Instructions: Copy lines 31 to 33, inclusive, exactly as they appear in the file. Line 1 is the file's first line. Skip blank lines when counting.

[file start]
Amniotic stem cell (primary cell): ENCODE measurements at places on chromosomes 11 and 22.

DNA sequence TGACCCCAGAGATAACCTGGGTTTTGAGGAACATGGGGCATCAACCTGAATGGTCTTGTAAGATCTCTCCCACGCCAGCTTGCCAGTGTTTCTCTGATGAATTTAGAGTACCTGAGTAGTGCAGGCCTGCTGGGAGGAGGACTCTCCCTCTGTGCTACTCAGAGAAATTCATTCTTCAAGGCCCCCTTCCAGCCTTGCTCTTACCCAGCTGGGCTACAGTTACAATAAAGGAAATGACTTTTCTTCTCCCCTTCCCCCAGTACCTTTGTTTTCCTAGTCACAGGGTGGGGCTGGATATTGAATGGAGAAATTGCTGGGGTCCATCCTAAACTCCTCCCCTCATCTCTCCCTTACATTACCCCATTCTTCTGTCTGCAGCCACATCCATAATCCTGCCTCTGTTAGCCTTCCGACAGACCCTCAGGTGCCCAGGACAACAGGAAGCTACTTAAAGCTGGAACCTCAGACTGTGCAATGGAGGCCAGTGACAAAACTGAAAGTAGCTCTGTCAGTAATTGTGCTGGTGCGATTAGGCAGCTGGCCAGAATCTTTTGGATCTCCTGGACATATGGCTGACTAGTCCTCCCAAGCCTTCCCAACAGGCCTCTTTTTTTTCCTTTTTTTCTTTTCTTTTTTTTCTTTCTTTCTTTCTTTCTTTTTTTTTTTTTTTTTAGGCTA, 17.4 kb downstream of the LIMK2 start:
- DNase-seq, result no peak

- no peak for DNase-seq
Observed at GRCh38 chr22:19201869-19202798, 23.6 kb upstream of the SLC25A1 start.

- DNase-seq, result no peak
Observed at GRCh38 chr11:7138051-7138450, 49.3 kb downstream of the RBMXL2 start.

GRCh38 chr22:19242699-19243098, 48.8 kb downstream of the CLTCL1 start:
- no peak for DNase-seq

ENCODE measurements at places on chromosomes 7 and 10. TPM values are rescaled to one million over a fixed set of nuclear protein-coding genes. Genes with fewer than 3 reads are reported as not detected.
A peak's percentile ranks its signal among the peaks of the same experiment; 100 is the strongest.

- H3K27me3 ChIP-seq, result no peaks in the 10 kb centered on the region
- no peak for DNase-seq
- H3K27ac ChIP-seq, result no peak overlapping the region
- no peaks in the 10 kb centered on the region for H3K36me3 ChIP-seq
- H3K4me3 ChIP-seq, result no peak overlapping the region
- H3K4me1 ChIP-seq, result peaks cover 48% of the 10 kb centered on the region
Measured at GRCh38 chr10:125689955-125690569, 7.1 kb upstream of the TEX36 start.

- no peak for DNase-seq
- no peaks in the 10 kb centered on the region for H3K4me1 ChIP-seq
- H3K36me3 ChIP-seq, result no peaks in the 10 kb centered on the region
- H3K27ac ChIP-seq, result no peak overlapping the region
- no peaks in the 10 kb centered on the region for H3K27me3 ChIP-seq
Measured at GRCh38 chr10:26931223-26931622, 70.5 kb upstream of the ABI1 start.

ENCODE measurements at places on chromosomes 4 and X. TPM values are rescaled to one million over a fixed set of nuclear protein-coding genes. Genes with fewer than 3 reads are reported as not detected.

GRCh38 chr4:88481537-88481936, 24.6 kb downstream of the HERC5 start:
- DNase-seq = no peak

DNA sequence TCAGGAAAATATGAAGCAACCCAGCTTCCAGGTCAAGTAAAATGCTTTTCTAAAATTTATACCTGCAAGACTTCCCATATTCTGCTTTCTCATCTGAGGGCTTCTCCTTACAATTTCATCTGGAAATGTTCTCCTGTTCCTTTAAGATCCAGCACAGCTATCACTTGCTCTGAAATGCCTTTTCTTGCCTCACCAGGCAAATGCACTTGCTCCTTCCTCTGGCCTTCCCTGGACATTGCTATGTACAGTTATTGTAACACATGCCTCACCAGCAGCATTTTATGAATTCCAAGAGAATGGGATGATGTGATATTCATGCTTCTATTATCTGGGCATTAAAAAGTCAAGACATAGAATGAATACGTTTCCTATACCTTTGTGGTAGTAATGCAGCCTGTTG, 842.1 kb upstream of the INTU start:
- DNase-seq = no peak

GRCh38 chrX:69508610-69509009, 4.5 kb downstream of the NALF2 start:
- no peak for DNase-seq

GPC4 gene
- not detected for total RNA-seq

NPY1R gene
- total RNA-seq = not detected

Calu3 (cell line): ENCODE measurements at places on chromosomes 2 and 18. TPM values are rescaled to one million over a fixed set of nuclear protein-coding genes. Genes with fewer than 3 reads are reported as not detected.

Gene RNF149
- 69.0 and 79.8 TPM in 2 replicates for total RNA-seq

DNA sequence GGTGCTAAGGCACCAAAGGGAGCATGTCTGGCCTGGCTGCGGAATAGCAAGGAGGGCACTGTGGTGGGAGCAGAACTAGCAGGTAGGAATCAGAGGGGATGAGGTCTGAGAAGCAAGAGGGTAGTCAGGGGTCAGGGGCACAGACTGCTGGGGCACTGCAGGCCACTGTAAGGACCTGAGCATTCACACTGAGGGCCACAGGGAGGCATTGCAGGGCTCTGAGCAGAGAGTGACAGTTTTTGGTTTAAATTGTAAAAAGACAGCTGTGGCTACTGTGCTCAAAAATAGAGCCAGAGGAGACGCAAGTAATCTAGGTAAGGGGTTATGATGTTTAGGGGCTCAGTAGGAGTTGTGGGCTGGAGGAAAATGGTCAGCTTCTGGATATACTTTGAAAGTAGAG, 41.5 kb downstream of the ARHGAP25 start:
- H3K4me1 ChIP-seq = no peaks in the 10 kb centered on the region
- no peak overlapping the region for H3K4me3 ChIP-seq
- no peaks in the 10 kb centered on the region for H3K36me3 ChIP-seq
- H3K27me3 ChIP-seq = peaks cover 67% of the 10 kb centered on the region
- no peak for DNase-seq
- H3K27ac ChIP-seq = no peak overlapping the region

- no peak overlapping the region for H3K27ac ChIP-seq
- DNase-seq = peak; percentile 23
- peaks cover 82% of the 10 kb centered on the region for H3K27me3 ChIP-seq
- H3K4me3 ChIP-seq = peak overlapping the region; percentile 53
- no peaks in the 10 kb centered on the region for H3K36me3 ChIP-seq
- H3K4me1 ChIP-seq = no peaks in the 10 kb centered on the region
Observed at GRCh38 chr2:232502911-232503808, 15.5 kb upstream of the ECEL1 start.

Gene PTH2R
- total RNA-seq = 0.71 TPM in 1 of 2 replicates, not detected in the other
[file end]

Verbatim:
- no peak for DNase-seq

GPC4 gene
- not detected for total RNA-seq